Prompt" shortcut in my Start Menu shows this as target when I right-
    click it and select Properties:

    %windir%\system32\cmd.exe

    and there is no "command.exe" in my Windows\System32 folder -- no
    "command.com" either, come to that.


    --
    Stan Brown, Oak Road Systems, Tompkins County, New York, USA
    http://OakRoadSystems.com
    Shikata ga nai...
     
  10. Seth

    Seth Flightless Bird

    "Stan Brown" <the_stan_brown@fastmail.fm> wrote in message
    news:MPG.26d2ed532542adb398c54e@news.individual.net...
    > On Mon, 16 Aug 2010 07:00:57 -0400, Seth wrote:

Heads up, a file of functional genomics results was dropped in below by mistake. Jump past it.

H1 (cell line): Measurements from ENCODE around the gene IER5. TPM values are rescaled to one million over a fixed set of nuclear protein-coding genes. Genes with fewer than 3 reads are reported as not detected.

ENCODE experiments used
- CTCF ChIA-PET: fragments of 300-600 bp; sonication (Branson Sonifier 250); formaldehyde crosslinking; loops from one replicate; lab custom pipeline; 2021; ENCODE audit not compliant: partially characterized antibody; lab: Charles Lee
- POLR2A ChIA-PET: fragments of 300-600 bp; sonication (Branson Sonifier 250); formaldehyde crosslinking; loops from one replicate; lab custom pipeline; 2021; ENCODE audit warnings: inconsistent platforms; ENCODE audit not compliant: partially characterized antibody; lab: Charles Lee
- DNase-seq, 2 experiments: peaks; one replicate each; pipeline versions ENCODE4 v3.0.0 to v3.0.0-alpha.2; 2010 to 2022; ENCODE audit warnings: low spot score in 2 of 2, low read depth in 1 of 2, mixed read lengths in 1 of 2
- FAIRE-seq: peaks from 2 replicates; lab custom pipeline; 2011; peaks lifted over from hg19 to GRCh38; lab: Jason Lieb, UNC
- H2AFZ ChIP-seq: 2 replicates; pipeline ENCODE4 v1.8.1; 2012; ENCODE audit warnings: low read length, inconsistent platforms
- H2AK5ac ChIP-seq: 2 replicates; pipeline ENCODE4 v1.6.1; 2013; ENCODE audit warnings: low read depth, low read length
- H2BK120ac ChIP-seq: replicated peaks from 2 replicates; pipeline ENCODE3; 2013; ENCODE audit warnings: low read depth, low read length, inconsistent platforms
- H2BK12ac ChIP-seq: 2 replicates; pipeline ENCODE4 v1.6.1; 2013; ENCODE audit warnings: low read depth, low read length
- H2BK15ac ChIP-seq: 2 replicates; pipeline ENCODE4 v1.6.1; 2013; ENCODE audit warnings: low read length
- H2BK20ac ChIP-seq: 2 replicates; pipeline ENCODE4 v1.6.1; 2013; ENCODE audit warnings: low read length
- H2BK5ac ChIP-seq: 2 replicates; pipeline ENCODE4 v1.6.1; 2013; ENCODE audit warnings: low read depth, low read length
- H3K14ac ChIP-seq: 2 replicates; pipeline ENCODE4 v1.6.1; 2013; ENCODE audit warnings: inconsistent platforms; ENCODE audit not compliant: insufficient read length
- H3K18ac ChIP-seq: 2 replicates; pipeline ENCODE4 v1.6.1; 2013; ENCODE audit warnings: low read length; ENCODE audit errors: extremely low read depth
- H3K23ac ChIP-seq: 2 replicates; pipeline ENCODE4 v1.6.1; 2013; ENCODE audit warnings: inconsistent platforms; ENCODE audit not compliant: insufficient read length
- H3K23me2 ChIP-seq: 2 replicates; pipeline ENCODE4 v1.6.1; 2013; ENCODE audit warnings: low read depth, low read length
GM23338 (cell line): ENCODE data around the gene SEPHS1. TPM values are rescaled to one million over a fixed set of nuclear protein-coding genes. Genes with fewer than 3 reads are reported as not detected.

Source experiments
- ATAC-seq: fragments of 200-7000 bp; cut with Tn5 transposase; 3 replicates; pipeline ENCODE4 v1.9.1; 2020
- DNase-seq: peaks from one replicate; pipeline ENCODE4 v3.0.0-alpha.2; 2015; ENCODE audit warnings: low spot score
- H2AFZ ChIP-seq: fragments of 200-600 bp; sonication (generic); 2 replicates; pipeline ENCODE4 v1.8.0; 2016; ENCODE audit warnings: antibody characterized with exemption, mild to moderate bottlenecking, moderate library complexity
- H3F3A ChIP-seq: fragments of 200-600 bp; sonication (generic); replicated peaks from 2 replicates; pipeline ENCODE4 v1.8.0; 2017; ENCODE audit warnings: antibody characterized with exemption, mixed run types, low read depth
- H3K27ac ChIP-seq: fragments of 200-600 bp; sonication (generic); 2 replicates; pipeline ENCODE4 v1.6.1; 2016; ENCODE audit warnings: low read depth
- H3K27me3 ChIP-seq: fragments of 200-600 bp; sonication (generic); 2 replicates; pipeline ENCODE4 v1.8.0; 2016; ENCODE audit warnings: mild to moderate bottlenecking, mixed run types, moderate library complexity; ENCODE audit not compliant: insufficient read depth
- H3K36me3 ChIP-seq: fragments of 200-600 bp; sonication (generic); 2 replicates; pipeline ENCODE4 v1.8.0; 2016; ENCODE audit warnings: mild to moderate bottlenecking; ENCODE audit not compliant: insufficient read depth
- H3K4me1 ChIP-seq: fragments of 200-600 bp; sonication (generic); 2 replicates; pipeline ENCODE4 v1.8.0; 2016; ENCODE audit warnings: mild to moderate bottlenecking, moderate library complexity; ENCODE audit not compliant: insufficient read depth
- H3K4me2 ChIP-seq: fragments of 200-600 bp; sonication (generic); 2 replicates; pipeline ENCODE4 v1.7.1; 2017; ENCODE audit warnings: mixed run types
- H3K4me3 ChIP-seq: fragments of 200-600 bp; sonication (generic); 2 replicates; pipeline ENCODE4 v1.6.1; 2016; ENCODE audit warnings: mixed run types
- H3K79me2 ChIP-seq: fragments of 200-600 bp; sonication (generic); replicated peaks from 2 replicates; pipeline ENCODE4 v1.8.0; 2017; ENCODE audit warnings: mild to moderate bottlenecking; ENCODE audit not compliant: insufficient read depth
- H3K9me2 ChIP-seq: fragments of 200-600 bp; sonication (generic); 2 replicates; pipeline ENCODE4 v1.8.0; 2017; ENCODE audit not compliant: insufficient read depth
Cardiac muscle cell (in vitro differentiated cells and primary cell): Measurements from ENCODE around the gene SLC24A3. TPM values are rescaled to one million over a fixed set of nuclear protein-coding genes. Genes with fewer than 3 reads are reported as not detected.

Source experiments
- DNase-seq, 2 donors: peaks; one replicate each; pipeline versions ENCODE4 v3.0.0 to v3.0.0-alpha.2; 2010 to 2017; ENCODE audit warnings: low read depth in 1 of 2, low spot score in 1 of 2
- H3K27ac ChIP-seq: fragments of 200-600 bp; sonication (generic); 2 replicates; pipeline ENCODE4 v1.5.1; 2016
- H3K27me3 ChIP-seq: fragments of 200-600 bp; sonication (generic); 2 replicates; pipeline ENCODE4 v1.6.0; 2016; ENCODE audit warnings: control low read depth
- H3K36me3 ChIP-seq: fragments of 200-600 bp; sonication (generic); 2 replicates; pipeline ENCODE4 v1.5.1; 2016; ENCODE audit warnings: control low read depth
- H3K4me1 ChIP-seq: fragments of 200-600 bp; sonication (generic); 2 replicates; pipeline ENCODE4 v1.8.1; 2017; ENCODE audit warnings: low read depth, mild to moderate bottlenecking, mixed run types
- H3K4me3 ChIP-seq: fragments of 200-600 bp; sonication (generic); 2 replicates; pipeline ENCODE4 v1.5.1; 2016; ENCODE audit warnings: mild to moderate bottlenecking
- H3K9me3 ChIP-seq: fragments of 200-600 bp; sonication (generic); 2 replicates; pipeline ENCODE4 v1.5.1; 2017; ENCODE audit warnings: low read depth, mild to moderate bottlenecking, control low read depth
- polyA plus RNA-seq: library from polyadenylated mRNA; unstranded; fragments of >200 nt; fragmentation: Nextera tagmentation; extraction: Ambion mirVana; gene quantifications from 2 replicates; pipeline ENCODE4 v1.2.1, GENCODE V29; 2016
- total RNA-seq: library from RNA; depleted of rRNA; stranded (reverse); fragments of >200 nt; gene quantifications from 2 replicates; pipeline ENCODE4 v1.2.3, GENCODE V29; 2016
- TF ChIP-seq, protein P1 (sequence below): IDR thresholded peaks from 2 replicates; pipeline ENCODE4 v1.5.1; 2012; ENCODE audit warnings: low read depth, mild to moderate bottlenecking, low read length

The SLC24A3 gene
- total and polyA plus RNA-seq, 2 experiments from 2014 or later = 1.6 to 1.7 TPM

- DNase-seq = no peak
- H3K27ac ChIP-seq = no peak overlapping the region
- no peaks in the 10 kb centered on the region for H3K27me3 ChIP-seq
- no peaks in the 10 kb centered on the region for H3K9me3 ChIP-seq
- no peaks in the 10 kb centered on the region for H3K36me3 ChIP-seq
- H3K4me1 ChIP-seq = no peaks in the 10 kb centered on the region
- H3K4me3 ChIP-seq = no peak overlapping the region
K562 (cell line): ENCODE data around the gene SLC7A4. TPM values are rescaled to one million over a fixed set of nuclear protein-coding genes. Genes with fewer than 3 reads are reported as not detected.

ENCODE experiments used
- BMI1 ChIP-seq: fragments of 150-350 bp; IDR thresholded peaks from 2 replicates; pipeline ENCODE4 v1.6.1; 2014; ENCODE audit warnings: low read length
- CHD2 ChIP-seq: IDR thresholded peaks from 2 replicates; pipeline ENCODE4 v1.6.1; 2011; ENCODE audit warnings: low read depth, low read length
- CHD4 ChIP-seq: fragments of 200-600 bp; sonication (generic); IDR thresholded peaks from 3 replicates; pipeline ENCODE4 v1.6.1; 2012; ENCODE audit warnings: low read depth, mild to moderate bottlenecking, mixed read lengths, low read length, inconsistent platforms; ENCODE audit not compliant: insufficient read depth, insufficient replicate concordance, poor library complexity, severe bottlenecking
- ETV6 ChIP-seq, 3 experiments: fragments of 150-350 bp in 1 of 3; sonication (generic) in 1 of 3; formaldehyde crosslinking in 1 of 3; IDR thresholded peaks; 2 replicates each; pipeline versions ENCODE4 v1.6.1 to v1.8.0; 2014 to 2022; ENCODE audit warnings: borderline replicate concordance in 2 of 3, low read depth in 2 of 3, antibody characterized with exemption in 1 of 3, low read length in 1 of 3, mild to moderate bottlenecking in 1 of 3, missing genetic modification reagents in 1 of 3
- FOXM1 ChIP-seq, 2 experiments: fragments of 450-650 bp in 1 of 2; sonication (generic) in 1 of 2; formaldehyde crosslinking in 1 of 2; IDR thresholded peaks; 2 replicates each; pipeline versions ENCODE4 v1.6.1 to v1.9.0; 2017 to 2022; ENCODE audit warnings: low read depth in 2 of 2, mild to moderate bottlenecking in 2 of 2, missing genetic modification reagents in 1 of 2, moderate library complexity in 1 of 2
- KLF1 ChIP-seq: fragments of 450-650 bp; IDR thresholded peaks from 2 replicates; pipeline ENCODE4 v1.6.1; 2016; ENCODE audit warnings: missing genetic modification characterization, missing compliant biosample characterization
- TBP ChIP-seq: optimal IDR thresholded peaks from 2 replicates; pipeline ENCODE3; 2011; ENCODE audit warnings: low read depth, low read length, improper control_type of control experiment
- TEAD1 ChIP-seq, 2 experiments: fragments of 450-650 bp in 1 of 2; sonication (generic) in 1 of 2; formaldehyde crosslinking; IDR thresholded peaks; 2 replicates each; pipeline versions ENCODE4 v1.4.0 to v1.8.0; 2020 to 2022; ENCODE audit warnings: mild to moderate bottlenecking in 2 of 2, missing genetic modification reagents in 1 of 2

>>
    >> "Stan Brown" <the_stan_brown@fastmail.fm> wrote in message
    >> news:MPG.26d1d3aeb3c8a91a98c543@news.individual.net...
    >> >
    >> > Fortunately, on the Web I found an alternative that did work: click
    >> > the Start button, type cmd in the search window, and then Ctrl-Shift-
    >> > Enter.
    >> >
    >> > I've no idea why one form of running as administrator let me execute
    >> > the Convert command and the other one didn't, but I'd like to know.
    >> > Anyone have any ideas?

    >>
    >> The difference wasn't the right-click/run-as vs. Ctrl-Shift-Enter but
    >> rather
    >> in the first instance you used the legacy "command" while in the 2nd (the
    >> one that worked) you used the newer version "cmd". The 2 processors
    >> behave
    >> very differently under different circumstances.

    >
    > Thanks for posting, but I don't think that can be it. The "Command
    > Prompt" shortcut in my Start Menu shows this as target when I right-